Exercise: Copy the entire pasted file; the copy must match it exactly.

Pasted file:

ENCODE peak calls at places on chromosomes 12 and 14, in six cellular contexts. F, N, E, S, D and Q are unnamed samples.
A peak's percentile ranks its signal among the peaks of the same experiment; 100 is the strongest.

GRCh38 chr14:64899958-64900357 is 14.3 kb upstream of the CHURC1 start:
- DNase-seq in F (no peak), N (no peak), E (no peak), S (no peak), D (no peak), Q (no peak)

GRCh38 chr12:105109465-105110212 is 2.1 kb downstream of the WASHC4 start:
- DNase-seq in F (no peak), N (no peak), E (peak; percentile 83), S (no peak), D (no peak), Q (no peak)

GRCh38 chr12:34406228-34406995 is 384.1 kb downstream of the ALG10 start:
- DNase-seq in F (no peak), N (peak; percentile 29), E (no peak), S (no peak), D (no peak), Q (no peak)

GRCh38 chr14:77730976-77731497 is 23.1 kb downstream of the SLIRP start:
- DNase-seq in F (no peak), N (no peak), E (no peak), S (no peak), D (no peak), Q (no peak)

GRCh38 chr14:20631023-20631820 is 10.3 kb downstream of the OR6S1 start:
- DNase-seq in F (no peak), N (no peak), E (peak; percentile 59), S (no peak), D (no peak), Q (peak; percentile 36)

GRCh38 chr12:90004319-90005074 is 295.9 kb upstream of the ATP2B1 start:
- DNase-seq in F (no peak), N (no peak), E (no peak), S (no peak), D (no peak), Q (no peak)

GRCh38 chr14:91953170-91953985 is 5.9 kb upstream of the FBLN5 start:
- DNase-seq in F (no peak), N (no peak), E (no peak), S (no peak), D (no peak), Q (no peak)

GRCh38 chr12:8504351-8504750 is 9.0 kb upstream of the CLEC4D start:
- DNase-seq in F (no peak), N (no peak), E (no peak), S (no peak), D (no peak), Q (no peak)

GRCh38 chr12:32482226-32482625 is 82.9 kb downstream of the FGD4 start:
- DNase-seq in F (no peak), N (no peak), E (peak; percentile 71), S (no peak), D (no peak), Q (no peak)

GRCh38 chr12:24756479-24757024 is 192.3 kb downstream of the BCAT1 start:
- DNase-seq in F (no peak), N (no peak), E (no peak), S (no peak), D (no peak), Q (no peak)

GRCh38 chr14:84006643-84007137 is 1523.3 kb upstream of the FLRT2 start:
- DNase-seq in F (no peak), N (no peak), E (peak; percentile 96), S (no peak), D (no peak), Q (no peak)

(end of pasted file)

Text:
ENCODE peak calls at places on chromosomes 12 and 14, in six cellular contexts. F, N, E, S, D and Q are unnamed samples.
A peak's percentile ranks its signal among the peaks of the same experiment; 100 is the strongest.

GRCh38 chr14:64899958-64900357 is 14.3 kb upstream of the CHURC1 start:
- DNase-seq in F (no peak), N (no peak), E (no peak), S (no peak), D (no peak), Q (no peak)

GRCh38 chr12:105109465-105110212 is 2.1 kb downstream of the WASHC4 start:
- DNase-seq in F (no peak), N (no peak), E (peak; percentile 83), S (no peak), D (no peak), Q (no peak)

GRCh38 chr12:34406228-34406995 is 384.1 kb downstream of the ALG10 start:
- DNase-seq in F (no peak), N (peak; percentile 29), E (no peak), S (no peak), D (no peak), Q (no peak)

GRCh38 chr14:77730976-77731497 is 23.1 kb downstream of the SLIRP start:
- DNase-seq in F (no peak), N (no peak), E (no peak), S (no peak), D (no peak), Q (no peak)

GRCh38 chr14:20631023-20631820 is 10.3 kb downstream of the OR6S1 start:
- DNase-seq in F (no peak), N (no peak), E (peak; percentile 59), S (no peak), D (no peak), Q (peak; percentile 36)

GRCh38 chr12:90004319-90005074 is 295.9 kb upstream of the ATP2B1 start:
- DNase-seq in F (no peak), N (no peak), E (no peak), S (no peak), D (no peak), Q (no peak)

GRCh38 chr14:91953170-91953985 is 5.9 kb upstream of the FBLN5 start:
- DNase-seq in F (no peak), N (no peak), E (no peak), S (no peak), D (no peak), Q (no peak)

GRCh38 chr12:8504351-8504750 is 9.0 kb upstream of the CLEC4D start:
- DNase-seq in F (no peak), N (no peak), E (no peak), S (no peak), D (no peak), Q (no peak)

GRCh38 chr12:32482226-32482625 is 82.9 kb downstream of the FGD4 start:
- DNase-seq in F (no peak), N (no peak), E (peak; percentile 71), S (no peak), D (no peak), Q (no peak)

GRCh38 chr12:24756479-24757024 is 192.3 kb downstream of the BCAT1 start:
- DNase-seq in F (no peak), N (no peak), E (no peak), S (no peak), D (no peak), Q (no peak)

GRCh38 chr14:84006643-84007137 is 1523.3 kb upstream of the FLRT2 start:
- DNase-seq in F (no peak), N (no peak), E (peak; percentile 96), S (no peak), D (no peak), Q (no peak)